The theme for this issue stresses the importance of cultural competence in health delivery and the impact of culture on ill-health and well-being. Everyone has a culture, and everyone operates, lives and breathes their culture either in the family, workplace or is woven into social and community interactions. Pacific peoples in our many Islands and those resident outside the Islands have some cultural similarities and stark differences in culture. I am sure every reader will have examples of how someone’s culture affects their health seeking behaviour.
It is not uncommon for assumptions of cultural effect when a Pacific person presents late to conventional health care due to trials of traditional remedies. But it is more complex than that. Health carers and systems need to address barriers to access such as distance to the nearest health centre, cost of treatment and trust in the carers. Lack of trust is usually due to other lacks – lack of information that patients can understand, lack of empathy and lack of respect for patients’ autonomy, privacy and views.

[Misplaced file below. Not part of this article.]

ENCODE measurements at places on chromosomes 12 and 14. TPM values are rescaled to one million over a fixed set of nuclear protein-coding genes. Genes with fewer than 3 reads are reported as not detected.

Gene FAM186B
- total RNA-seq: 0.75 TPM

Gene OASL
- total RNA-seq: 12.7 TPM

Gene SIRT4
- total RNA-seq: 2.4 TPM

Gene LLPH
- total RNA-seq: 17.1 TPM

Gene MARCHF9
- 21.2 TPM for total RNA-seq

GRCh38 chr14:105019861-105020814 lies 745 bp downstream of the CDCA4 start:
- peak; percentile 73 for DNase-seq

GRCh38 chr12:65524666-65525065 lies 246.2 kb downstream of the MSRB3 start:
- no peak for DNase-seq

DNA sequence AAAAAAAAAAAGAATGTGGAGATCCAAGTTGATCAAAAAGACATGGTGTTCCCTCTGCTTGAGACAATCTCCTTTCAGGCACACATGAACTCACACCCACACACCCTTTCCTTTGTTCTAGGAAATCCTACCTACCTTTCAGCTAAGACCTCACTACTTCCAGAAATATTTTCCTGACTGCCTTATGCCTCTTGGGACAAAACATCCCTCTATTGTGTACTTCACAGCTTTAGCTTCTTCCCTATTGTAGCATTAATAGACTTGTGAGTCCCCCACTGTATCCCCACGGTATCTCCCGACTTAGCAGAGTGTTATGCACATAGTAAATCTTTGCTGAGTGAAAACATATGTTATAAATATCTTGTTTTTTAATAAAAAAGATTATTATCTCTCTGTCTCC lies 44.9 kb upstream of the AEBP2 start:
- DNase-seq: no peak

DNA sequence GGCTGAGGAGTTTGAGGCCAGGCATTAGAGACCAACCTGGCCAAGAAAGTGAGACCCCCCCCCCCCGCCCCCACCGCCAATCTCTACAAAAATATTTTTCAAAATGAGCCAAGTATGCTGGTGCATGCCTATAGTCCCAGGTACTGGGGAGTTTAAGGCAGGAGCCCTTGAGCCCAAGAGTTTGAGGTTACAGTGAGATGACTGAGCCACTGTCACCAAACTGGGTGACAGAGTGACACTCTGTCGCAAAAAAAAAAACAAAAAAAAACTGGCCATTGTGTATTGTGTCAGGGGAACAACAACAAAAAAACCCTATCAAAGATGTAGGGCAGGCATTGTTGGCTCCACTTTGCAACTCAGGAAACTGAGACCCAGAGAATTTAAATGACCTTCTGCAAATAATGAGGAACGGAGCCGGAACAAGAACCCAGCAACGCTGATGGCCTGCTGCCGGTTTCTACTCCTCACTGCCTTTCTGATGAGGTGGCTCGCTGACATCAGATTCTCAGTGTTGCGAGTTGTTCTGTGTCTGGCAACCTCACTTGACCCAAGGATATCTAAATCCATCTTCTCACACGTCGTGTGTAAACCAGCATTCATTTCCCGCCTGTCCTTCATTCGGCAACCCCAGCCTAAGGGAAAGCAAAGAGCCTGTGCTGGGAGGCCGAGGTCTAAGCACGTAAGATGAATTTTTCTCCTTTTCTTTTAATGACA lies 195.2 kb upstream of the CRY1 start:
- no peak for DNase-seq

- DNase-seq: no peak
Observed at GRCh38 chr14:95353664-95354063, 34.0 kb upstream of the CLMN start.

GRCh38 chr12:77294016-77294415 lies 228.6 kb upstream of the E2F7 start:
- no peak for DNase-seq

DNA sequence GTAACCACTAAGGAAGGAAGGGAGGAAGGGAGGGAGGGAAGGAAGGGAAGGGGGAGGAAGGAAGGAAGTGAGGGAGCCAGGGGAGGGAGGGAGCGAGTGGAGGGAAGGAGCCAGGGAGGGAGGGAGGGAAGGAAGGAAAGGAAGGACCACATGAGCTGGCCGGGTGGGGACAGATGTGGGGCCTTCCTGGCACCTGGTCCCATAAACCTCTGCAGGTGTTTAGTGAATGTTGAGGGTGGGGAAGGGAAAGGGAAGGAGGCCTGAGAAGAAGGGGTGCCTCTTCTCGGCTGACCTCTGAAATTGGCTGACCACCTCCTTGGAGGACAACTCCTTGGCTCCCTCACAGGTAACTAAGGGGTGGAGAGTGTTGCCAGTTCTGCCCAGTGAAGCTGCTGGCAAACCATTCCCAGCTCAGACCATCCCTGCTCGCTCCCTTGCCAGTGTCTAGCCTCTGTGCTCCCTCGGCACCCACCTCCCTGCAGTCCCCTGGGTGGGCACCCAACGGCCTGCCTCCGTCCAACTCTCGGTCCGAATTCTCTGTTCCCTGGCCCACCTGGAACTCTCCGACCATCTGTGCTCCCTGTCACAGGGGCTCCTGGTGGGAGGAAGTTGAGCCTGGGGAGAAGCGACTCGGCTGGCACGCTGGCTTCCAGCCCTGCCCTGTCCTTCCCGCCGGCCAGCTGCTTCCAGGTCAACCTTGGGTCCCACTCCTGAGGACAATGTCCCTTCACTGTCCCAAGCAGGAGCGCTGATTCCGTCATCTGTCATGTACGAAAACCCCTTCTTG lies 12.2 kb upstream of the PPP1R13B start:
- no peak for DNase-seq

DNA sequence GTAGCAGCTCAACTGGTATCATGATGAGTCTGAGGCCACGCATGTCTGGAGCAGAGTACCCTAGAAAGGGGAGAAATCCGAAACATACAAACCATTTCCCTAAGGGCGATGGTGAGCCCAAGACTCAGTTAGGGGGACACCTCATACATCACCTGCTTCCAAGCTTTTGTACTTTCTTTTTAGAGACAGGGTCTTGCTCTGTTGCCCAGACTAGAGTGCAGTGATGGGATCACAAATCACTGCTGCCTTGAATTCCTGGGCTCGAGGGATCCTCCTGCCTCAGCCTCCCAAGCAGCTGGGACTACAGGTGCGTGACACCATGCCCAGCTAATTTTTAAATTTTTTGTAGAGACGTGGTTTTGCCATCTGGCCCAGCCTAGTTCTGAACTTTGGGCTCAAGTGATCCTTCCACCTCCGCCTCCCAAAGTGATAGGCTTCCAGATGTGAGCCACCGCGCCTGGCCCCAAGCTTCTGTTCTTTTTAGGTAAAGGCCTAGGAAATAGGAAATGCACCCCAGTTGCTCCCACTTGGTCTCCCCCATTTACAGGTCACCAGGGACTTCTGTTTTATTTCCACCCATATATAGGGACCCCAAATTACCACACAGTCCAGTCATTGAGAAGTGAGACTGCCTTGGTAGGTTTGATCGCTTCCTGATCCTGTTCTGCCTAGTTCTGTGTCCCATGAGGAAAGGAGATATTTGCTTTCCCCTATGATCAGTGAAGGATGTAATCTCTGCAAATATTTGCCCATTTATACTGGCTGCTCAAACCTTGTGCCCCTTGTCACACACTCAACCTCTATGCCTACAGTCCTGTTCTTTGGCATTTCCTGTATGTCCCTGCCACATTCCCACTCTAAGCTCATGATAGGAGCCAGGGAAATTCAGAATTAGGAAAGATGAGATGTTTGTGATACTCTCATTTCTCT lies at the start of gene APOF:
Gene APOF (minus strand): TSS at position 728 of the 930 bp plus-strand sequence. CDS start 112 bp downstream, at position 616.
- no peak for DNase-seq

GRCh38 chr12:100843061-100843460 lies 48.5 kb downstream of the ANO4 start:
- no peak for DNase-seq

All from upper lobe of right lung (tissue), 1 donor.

Is Pacific language ability protective of prevalence of mental disorders among Pacific peoples in New Zealand?Abstract 653 | pf Downloads 98 | DOI https://doi.org/10.26635/phd.2018.902
Are there differences within pre-school aged Pacific peoples’ hospital presentations with preventable conditions?Abstract 214 | pdf Downloads 25 | DOI https://doi.org/10.26635/phd.2018.904